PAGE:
Stress is a part of life. Each of us has a certain amount of stress such as work deadline pressure, exam stress, money worries, health worries or maybe we feel a consistent general stress because we have become so used to feeling stressed! Stress affects us all in different ways. It can cause illness, headaches, or lack of work productivity. Some people can’t sleep, others want to sleep all day and not get up. Sometimes not eating occurs, or binge eating. Stress can lead people to drink, drugs, gambling or other addictions that take the mind away from stressing briefly but won’t solve the issue.
Our thoughts, feelings and behaviours can change due to stress. Where we would usually be calm, fairly relaxed and able to reason out our predicaments in our own minds, stress can lead to a kind of thought paralysis whereby, because we feel so panicked and under pressure to find solutions quickly, it becomes difficult to think clearly or logically about a realistic or doable answer to problems that we otherwise could.
In short, when stress becomes chronic, or an everyday issue, then stress becomes a hindrance and a health problem. It no longer serves to spur us on to find answers or get jobs done on time. Instead, it mentally, emotionally and physically debilitates us. At this point, if we’re aware that we are stressed, we can try to slow down, or we can get support.
Supporting ourselves to manage stress can happen in various forms. We can take up exercise through going to the gym, walking, yoga, meditation or breath work. We can talk to a partner, friend or family member about the hard time we are having and get it all off our chests. Who knows, maybe the person we talk to might even come up with an answer we hadn’t thought of before.
If our problems feel embarrassing or out of control at this point, then speaking to a counsellor or therapist can support us in understanding how stress is badly affecting us and from there, we can explore what we would like to do next.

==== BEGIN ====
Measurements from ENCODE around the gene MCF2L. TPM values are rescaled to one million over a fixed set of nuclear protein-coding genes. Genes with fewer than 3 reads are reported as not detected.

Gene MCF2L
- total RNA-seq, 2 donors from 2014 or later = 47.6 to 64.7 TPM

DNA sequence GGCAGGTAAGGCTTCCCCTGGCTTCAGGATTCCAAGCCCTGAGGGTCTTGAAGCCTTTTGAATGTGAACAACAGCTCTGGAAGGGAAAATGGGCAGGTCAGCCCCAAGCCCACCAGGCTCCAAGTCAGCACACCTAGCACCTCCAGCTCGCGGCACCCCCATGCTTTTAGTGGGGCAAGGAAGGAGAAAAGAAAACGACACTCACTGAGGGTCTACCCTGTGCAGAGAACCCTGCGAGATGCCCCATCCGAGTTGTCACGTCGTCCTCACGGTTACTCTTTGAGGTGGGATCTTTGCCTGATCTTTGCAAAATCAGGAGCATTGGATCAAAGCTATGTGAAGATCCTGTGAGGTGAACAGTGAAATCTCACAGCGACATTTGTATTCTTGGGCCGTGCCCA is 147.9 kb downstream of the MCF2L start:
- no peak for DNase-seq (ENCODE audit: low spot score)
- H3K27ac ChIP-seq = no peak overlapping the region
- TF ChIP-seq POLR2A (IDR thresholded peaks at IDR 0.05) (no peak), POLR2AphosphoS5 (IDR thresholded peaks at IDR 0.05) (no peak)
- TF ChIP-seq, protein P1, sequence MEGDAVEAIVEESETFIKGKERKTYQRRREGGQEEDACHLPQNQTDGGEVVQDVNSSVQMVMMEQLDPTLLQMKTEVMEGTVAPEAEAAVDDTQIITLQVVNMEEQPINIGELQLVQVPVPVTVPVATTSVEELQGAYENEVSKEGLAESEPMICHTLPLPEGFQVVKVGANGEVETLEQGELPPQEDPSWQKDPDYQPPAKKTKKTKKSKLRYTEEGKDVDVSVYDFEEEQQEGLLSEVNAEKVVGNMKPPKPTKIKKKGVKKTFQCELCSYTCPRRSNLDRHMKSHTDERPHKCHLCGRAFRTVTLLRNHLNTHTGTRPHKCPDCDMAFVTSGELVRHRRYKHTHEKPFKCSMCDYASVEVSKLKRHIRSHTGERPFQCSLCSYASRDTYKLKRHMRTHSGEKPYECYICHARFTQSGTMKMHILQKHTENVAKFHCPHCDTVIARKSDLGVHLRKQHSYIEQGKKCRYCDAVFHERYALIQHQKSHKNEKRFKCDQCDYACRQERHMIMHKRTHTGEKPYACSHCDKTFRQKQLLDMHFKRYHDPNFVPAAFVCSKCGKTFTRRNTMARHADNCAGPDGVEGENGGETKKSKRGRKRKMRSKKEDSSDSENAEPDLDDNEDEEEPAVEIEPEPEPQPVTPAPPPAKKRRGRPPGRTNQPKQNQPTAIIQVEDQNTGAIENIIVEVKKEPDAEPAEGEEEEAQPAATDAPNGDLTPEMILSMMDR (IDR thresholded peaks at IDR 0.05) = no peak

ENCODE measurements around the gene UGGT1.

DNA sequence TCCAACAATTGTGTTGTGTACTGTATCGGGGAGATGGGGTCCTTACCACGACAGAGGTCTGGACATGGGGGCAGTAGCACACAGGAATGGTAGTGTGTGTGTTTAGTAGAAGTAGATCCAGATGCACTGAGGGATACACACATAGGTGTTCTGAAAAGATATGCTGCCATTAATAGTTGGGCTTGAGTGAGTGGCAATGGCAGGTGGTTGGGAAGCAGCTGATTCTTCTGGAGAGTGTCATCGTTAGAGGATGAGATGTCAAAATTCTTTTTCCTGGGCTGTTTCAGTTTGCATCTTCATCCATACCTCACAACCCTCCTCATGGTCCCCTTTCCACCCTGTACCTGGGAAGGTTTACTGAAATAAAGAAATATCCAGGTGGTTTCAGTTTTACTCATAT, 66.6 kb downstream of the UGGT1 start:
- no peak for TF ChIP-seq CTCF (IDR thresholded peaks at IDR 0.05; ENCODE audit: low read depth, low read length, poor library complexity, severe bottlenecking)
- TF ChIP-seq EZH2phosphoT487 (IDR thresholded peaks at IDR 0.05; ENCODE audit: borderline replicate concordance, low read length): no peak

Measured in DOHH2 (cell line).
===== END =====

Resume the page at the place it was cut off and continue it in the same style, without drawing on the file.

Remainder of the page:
Therapy for Stress
Stress can leave us overloaded and overwhelmed. Getting the opportunity to talk to a therapist about how we feel while stressed, what makes us stressed in the first place, and how we usually handle our stress, lets the therapist see our thought, feeling and behaviour patterns around stressful situations. Once stress triggers have been identified, the therapist can help with why we are triggered or stressed by certain situations. Sometimes the triggers stem from childhood messages internalised by us in the family environment growing up.
We may have picked up behaviours or beliefs in school or college that led to continual stressful thinking. Sometimes there may be religious expectation such as arranged marriages that cause stress. Peer pressure causes stress if we are made to feel inept or unacceptable if we do not conform to the will of others. No matter what the reason, we have received clear messages from our individual environments that we are under pressure here to get this right, or there could be negative consequences otherwise.
At this point, it’s all down to perception. How do we perceive or understand the stressful message? What do we believe we have to do? What do we really have to do? A therapist can help to differentiate between what we believe we have to do and what is really at hand here. The therapist can also help with what we can do going forward by means of a solution instead of what we would usually do that only leads to more stress. Therapy happens in a safe and confidential environment where in an atmosphere of genuine non-judgement, we get an opportunity to speak about our issues free of ridicule or negative opinions.
This article was written by Michelle Fowler, pre-accredited and newly qualified Psychotherapist at The DMC Clinic. If you are affected by the issues mentioned above, you can book an appointment. If you would like to discuss how any of the topics mentioned above are impacting your mental health, please contact The DMC Clinic to arrange an appointment.
Mayo Clinic. (2023). Healthy lifestyle: Stress management.
BACP. (2023) Counselling changes lives. Stress: What therapy can help with.